Newspaper of The New York Herald, October 23, 1846, Page 1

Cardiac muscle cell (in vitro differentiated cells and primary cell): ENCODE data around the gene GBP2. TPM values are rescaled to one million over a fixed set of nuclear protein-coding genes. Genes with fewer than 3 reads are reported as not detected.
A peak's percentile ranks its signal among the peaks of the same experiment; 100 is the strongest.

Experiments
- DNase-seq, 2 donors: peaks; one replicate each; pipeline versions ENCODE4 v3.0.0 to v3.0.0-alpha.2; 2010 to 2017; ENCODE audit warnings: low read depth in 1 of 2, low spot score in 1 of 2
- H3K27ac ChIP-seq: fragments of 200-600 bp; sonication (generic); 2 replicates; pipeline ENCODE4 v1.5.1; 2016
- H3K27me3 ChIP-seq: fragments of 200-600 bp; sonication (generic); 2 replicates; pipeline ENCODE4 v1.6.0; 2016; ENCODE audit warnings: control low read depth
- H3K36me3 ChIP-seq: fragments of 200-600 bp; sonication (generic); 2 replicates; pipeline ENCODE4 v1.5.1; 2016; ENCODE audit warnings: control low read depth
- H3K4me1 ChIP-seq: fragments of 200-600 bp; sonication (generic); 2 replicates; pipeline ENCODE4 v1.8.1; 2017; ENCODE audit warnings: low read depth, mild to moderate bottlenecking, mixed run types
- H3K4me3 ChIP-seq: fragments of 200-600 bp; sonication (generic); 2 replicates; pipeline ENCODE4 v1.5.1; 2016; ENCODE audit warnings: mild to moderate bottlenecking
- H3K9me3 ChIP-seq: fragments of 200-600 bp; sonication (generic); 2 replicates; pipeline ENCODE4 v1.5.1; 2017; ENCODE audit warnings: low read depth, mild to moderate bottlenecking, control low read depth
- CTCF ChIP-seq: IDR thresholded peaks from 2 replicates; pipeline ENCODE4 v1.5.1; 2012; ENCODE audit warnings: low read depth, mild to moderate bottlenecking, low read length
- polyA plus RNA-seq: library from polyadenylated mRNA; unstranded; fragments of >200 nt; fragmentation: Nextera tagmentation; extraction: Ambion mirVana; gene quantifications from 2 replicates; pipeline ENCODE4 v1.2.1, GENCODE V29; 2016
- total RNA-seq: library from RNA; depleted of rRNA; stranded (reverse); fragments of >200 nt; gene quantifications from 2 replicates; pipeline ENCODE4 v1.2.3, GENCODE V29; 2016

Newspaper of The New York Herald dated October 23, 1846 Page 1